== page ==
Notably, indicative of a renewed emphasis on defensive attributes, the slump in Q4 bore a much closer resemblance to 2021’s breakdown of volume between the various sub-sectors. Distribution warehouses accounted for a substantial 77% of Q4 volume as activity in the multi-let arena dropped to £375m (inclusive of portfolios) for both of its sub-sectors combined, the lowest since Q3 2020.


Despite the severity of the market correction, overseas investors continued to drive volume in the sector, deploying £6.1bn in 2022, three quarters of which went into distribution warehouses. While this was the second strongest year on record for overseas buying, it was 25% down on 2021’s peak. In typical fashion, overseas buyers dominated at the larger end of the market, behind eight of 2022’s ten largest deals.

Understandably, Q4’s sharp drop-off in volume reflected a commensurate fall of overseas inflows during the quarter. Despite being boosted by ICG’s substantial £220m acquisition of the Morrisons Portfolio, overseas inflows of £845m in Q4 was the lowest in nine quarters and 25% below the five-year quarterly average.

The origin profile of overseas buyers was more diverse in 2022 than previous years. North America was slightly less dominant than previously, with buying of £3.2bn down 48% on 2021, while inflows from Europe and the Far East hit record levels in 2022, with volume of £524m and £714m respectively. That said, Far Eastern volume was dominated by the largest industrial deal of the year, namely GIC Real Estate’s £425m (4.50% NIY) acquisition of the UK Land Estates portfolio (Project George) from Northwood Investors.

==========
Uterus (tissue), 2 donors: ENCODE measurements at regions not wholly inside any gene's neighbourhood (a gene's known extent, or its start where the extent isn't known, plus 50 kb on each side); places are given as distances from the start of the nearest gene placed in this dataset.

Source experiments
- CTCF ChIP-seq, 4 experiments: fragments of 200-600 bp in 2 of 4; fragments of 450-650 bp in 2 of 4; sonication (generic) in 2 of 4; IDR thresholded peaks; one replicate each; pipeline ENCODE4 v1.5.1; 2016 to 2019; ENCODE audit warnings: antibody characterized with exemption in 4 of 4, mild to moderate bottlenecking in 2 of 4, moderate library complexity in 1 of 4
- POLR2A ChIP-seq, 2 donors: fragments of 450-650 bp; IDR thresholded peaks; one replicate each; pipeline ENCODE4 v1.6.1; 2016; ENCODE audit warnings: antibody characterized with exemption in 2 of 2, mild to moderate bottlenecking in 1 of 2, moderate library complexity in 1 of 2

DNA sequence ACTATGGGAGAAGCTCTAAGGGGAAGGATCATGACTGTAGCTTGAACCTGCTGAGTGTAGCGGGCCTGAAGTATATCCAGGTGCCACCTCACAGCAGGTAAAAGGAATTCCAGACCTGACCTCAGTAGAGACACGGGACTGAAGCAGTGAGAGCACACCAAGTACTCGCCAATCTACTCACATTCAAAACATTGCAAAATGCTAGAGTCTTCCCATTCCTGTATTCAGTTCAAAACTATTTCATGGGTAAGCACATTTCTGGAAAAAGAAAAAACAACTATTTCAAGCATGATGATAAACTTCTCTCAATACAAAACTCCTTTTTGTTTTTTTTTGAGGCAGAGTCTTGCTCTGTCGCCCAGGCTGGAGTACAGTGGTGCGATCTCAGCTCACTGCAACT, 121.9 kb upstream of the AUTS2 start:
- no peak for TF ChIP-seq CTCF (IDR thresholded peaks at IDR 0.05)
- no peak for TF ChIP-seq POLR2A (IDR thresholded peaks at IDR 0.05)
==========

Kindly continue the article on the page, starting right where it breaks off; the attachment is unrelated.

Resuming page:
Domestic buyers were generally less acquisitive than overseas buyers in 2022 relative to trend. Across all domestic buyer-types combined, volume of £5.4bn in 2022 was 24% down on 2021 and 1% above the five-year average. Record pricing during the first half of the year and strong overseas appetite provided a tempting opportunity to crystallise substantial gains in some cases. As a result, domestic investors were net sellers to the tune of £4.5bn in 2022.

However, activity among the domestic buyer types varied significantly. Quoted propcos were the only net buyers of industrial & logistics in 2022, at £886m for the year. Urban Logistics REIT Plc was the most active quoted propco, behind 14 of the year’s 58 purchases made by REITs. However, REITs activity slowed markedly in H2 as the market changed, culminating in only £22m worth of purchases across three deals in Q4.

UK institutions were net sellers of industrials for a third consecutive year in 2022. Record annual disposals of £3.7bn gave rise to substantial net selling of £1.9bn, most of which was focused in the second half of the year as the funds scrambled for liquidity. CBRE Investment Management was the most active institutional seller in 2022, disposing of 20 assets, while Abrdn sold the most from a volume perspective, disposing of more than £600m across nine assets.